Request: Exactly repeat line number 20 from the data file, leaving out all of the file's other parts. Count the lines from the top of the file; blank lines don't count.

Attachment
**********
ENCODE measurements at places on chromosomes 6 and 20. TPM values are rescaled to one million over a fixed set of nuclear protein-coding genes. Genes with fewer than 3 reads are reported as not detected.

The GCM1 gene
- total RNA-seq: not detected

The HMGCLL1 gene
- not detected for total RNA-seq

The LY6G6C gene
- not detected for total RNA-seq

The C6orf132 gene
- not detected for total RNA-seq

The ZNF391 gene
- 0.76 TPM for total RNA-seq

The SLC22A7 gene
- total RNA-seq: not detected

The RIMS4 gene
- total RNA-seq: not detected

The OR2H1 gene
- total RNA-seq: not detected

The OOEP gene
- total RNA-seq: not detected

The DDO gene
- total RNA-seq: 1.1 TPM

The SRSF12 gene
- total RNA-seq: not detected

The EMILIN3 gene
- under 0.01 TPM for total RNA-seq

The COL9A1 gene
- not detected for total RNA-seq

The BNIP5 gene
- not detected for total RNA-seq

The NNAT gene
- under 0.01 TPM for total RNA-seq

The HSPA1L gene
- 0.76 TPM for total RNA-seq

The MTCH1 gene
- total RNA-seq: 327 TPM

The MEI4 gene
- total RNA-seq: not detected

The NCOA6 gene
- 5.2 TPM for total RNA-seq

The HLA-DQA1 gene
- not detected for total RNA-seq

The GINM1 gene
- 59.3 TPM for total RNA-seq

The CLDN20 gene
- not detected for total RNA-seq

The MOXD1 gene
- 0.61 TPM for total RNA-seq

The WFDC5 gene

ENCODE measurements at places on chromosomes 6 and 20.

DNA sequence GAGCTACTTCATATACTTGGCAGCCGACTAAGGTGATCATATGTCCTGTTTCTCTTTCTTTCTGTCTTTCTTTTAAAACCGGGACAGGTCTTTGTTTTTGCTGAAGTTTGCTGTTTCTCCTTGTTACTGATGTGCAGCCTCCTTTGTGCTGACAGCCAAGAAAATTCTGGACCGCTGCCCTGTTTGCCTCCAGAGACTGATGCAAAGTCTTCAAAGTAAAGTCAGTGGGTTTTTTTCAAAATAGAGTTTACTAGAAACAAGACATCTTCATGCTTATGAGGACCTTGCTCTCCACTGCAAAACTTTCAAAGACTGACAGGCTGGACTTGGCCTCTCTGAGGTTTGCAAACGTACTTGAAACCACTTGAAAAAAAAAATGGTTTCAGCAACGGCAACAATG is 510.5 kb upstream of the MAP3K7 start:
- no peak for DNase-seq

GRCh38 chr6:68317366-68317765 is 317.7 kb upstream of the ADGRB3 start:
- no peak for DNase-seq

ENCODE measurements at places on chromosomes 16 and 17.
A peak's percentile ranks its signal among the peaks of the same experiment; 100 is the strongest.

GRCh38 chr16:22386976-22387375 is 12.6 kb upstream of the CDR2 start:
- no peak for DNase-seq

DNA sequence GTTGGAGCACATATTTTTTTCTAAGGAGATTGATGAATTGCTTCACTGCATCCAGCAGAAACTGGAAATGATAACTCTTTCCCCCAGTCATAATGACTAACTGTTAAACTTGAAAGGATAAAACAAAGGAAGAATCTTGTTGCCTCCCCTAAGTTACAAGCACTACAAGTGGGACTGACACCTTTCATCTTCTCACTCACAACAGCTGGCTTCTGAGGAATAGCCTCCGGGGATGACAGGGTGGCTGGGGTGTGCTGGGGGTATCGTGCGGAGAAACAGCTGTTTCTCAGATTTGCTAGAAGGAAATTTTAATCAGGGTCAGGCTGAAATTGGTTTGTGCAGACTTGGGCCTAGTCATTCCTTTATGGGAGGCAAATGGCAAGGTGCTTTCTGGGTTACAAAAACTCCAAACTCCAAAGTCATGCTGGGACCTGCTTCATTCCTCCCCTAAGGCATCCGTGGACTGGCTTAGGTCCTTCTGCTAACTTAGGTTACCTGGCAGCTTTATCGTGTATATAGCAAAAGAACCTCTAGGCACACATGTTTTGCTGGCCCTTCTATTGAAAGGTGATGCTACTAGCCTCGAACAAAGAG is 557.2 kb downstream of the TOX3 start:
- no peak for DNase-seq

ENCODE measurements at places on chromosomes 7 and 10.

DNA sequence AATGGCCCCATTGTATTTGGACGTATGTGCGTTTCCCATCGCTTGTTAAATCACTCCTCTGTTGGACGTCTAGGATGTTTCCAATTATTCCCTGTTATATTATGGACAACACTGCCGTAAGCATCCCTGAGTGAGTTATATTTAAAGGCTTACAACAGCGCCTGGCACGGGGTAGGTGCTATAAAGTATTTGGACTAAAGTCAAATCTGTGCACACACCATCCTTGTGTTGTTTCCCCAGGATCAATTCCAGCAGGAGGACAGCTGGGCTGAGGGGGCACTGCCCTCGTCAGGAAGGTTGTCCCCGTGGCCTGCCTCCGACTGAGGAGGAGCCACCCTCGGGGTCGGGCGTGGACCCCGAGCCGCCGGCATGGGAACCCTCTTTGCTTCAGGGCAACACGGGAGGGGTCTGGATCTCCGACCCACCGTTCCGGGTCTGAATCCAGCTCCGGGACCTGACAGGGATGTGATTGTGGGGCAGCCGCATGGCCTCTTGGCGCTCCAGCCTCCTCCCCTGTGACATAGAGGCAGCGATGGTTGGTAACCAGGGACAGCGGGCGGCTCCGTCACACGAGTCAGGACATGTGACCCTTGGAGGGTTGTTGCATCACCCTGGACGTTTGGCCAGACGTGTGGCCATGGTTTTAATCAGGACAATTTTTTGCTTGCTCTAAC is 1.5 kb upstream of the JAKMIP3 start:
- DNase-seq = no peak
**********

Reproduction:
The DDO gene